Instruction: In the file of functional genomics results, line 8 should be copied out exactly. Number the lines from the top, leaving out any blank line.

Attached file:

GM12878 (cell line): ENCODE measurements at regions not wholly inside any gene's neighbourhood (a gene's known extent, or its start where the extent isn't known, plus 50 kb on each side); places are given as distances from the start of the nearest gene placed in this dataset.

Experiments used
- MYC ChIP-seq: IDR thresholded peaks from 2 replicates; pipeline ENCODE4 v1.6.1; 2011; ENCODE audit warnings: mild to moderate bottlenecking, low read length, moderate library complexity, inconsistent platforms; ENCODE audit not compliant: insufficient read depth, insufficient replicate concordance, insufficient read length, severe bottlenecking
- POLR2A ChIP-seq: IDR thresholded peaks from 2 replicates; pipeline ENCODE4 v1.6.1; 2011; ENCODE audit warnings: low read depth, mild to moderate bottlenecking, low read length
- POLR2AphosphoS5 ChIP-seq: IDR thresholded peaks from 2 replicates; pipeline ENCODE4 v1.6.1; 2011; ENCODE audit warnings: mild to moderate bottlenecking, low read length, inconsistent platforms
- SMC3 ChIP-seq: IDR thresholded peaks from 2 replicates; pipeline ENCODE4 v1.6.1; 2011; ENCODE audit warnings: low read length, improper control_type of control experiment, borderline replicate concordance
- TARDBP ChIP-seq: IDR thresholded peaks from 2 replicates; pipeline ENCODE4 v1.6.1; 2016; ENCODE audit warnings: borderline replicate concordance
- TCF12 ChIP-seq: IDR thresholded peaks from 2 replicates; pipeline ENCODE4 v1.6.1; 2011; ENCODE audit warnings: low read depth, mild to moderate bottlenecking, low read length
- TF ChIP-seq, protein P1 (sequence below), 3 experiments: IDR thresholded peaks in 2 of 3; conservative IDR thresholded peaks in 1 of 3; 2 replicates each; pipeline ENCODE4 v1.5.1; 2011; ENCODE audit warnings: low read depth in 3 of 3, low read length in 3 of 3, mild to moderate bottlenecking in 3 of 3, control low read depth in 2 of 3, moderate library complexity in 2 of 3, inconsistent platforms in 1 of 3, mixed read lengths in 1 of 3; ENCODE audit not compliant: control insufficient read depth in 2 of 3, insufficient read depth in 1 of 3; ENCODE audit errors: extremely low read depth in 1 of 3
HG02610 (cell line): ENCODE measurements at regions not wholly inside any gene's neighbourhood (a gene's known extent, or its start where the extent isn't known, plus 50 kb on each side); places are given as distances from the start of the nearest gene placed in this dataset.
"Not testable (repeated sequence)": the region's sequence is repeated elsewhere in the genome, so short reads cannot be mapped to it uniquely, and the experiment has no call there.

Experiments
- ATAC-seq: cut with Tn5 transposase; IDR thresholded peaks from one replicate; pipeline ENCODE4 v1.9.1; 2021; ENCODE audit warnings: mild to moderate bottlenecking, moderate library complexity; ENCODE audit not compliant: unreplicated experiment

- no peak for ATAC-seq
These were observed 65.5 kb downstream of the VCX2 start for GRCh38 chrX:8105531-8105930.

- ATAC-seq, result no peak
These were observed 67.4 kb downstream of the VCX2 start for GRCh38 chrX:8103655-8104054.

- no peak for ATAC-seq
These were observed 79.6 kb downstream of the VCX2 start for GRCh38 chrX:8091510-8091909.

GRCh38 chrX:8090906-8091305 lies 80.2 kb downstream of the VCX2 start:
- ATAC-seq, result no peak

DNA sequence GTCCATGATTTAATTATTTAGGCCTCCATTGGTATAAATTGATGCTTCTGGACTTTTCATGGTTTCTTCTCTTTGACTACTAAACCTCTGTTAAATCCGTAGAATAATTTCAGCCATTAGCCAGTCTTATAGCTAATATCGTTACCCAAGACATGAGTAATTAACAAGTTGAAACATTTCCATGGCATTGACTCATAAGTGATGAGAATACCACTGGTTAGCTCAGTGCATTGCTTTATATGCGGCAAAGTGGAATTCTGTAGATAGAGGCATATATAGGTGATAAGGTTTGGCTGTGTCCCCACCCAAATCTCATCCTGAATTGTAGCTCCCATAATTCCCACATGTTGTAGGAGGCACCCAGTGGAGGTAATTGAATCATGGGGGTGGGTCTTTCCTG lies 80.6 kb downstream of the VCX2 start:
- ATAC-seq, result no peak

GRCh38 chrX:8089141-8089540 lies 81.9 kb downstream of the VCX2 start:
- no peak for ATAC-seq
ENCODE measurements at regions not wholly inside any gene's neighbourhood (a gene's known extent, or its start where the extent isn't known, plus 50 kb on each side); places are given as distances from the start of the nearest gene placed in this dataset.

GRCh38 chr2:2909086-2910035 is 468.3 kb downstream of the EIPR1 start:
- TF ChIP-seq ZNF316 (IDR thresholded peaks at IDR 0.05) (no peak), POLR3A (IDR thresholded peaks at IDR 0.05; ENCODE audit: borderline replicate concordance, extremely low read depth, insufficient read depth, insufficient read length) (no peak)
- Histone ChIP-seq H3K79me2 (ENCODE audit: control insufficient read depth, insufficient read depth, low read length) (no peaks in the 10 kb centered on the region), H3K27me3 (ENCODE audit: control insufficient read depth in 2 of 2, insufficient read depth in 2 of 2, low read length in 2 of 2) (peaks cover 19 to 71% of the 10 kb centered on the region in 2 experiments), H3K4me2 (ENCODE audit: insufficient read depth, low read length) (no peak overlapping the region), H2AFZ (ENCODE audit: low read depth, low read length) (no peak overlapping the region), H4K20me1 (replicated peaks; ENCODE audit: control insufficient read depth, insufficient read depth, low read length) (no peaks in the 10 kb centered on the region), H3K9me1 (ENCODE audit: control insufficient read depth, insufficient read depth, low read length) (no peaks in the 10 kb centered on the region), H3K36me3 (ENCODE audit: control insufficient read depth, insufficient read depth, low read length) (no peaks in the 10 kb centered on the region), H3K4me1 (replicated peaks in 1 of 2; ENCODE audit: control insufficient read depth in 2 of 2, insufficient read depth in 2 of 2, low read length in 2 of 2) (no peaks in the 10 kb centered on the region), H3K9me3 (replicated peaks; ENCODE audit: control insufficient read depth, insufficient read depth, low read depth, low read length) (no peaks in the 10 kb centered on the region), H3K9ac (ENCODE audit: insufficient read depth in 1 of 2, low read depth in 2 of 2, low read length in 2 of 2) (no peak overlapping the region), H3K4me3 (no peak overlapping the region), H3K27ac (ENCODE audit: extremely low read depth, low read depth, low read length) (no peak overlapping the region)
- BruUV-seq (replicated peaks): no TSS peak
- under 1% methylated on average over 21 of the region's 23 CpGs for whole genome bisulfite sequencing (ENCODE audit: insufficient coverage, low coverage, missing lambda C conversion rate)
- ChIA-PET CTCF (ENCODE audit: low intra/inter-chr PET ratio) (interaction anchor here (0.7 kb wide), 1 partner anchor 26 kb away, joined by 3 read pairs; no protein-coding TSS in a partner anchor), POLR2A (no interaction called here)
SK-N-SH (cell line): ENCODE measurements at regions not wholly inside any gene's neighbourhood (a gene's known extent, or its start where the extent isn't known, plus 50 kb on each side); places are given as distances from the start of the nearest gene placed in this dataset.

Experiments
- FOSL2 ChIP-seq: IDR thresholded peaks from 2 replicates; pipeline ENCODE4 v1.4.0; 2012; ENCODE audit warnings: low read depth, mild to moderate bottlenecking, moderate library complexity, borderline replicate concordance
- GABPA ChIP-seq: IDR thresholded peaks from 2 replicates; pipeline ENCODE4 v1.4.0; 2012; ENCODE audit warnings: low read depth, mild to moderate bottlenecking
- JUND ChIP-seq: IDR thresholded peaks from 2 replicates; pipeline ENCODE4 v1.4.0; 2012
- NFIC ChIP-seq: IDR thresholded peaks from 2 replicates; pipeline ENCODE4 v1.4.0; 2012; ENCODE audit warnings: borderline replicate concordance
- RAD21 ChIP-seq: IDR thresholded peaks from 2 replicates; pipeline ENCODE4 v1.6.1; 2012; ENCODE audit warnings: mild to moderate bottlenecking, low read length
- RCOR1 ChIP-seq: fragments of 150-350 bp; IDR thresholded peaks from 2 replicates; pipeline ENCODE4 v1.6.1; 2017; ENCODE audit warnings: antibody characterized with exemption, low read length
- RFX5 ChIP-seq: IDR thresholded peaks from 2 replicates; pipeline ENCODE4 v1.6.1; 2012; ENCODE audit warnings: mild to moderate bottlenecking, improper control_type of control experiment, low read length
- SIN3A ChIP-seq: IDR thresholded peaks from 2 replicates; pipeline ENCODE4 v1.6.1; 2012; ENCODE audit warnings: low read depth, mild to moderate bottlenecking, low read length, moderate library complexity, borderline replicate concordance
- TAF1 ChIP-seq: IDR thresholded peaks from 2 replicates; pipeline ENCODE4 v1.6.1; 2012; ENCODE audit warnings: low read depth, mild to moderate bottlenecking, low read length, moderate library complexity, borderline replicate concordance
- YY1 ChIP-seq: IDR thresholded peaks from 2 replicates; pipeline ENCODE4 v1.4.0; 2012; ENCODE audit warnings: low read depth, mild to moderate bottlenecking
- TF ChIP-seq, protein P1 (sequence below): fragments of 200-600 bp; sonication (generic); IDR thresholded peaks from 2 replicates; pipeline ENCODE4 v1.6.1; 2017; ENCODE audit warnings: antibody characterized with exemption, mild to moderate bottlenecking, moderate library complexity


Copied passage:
- TCF12 ChIP-seq: IDR thresholded peaks from 2 replicates; pipeline ENCODE4 v1.6.1; 2011; ENCODE audit warnings: low read depth, mild to moderate bottlenecking, low read length